|Version 3 (modified by 7 years ago) ( diff ),|
This document defines the policy for creating packages.
Multiple Packages per Software
Installation files of a software shall be put into separated packages according to their purpose. For a software "foo":
- Package "foo": Contains all runtime files, i.e. everything needed to "run" the software. This may include executables (e.g. executable "bin/foo"), shared libraries (e.g. "lib/libfoo.so"), data files (e.g. "data/foo/foo-runtime-data").
- Package "foo_devel": Contains only the files needed for development. This includes header files and static libraries. Shared libraries are not to be included. Instead the package must declare package "foo" with the matching version as a requirement.
- Package "foo_doc": Contains the documentation for using "foo".
- Package "foo_devel_doc": Contains the documentation for "foo" development, like API documentation etc.
- Package "foo_debuginfo": Contains the debug information for the package "foo".
If multiple packages are defined, they must not contain any common files.
If a software contains client and server software that can be used independently from each other, two separate sets of packages shall be created.
A package "foo" must declare the following provided resolvables:
- "foo=<version>" with <version> naming the exact version of the package.
- "cmd:<name>=<version>" for each executable <name> with version <version> installed in "bin/". This includes a declaration for "cmd:foo", if there is an executable named like the package. Any instance of '-' in <name> shall be replaced by '_'.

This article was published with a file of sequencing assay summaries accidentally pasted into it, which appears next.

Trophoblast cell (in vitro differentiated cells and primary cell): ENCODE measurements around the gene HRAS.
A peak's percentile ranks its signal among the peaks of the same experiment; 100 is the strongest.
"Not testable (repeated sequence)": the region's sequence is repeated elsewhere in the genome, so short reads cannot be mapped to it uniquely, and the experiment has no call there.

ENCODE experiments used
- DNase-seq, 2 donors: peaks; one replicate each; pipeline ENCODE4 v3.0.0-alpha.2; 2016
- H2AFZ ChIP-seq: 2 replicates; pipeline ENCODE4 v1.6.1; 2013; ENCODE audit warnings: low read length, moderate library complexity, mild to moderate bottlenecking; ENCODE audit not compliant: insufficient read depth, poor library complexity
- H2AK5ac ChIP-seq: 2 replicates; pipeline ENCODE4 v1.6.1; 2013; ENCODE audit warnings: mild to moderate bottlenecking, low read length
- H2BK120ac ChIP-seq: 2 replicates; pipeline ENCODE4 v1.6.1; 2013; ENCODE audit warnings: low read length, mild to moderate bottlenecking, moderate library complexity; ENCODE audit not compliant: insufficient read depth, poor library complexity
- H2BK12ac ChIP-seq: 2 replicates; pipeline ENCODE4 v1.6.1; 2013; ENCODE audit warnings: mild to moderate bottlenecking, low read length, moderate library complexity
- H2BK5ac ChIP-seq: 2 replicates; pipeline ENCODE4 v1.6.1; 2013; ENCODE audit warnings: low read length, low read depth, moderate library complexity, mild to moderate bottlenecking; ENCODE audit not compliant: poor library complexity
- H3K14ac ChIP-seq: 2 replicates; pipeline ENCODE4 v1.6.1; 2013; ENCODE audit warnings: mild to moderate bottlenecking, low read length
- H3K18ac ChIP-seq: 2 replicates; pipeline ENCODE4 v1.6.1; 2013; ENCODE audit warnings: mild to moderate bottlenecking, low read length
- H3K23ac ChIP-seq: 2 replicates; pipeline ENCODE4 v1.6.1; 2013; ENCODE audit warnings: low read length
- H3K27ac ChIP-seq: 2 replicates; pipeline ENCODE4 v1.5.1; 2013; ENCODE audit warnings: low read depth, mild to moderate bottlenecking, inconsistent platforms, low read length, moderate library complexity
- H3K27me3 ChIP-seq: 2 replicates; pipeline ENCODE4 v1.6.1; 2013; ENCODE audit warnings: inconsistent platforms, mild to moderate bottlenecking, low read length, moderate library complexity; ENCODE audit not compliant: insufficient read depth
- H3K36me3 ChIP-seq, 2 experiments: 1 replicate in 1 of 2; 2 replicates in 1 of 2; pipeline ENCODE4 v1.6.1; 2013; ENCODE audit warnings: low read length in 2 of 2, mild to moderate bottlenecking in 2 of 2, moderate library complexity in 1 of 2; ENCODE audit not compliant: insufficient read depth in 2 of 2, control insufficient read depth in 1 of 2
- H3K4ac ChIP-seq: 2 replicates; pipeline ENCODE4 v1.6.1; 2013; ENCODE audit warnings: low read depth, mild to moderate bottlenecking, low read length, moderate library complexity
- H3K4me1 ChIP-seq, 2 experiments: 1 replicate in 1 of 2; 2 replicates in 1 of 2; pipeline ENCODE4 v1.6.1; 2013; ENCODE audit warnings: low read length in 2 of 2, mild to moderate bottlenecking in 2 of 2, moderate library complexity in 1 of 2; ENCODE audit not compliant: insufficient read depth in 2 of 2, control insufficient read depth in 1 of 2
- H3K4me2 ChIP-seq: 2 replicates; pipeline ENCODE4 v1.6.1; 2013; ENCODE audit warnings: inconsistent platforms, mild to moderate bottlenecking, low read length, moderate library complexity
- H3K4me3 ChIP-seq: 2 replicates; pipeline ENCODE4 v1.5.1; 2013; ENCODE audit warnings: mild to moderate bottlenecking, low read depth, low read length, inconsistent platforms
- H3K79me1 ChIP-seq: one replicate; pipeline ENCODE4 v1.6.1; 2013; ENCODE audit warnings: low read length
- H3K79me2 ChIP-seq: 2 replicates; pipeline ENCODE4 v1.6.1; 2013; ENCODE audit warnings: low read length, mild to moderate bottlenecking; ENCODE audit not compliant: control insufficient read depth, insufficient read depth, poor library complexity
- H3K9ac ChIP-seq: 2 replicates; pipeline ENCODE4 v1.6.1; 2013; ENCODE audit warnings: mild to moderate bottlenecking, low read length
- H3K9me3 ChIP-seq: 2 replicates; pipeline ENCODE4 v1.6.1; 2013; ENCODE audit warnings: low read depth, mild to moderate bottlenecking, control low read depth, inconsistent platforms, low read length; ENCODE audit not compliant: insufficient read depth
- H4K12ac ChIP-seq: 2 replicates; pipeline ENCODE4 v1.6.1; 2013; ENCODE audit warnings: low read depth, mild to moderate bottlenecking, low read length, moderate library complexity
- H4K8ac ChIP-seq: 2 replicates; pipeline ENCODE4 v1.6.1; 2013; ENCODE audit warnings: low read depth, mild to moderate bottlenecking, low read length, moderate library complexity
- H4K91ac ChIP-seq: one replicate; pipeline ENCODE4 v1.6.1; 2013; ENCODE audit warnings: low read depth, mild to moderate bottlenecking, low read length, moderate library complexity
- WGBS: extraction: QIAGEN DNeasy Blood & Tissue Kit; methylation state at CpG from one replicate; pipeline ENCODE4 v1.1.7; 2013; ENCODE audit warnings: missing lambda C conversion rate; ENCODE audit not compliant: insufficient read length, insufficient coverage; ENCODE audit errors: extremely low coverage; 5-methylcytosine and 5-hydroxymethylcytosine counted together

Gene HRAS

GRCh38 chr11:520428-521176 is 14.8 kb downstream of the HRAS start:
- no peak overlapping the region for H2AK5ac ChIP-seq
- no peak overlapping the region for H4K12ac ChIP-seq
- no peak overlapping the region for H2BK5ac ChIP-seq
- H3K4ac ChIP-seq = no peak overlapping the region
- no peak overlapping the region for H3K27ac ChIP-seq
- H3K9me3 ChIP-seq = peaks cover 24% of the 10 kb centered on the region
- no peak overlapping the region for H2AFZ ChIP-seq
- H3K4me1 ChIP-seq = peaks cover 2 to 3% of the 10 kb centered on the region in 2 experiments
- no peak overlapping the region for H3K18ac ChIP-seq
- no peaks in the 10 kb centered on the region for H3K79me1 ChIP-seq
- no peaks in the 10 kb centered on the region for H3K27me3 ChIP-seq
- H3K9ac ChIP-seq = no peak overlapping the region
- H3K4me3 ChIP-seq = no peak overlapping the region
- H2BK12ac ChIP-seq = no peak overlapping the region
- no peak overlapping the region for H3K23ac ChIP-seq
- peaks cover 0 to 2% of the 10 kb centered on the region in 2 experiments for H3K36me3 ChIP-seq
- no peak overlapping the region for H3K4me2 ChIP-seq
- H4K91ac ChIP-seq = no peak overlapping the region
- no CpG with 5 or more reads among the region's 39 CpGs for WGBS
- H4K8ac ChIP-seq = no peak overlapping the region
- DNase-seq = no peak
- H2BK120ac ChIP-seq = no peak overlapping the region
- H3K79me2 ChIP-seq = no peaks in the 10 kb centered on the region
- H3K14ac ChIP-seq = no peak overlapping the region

- "lib:<name>=<version>" for each shared library <name> (not including a suffix, e.g. "libfoo") with version <version> installed in "lib/". Any instance of '-' in <name> shall be replaced by '_'.
If the backward compatibility of a resolvable is known, a "compat >= <compatibleVersion>" shall be added accordingly.
If a package "foo" provides documentation (which it should, of course), in many cases that can be provided in different formats:
- html documentation is preferred and should be installed into <prefix>/documentation/html/foo
- man-pages is the preferred format for terminal and should be installed into the corresponding folders in <prefix>/documentation/man/
- info files are provided by many packages, if at all desirable, they should be installed into <prefix>documentation/info/. One problem with info files is that all packages currently contain a file named <prefix>/documentation/info/dir, which supposedly is the list of all available info files, but since each package provides an instance of this file containing only its own info files, an arbitrary dir file is made visible via packagefs.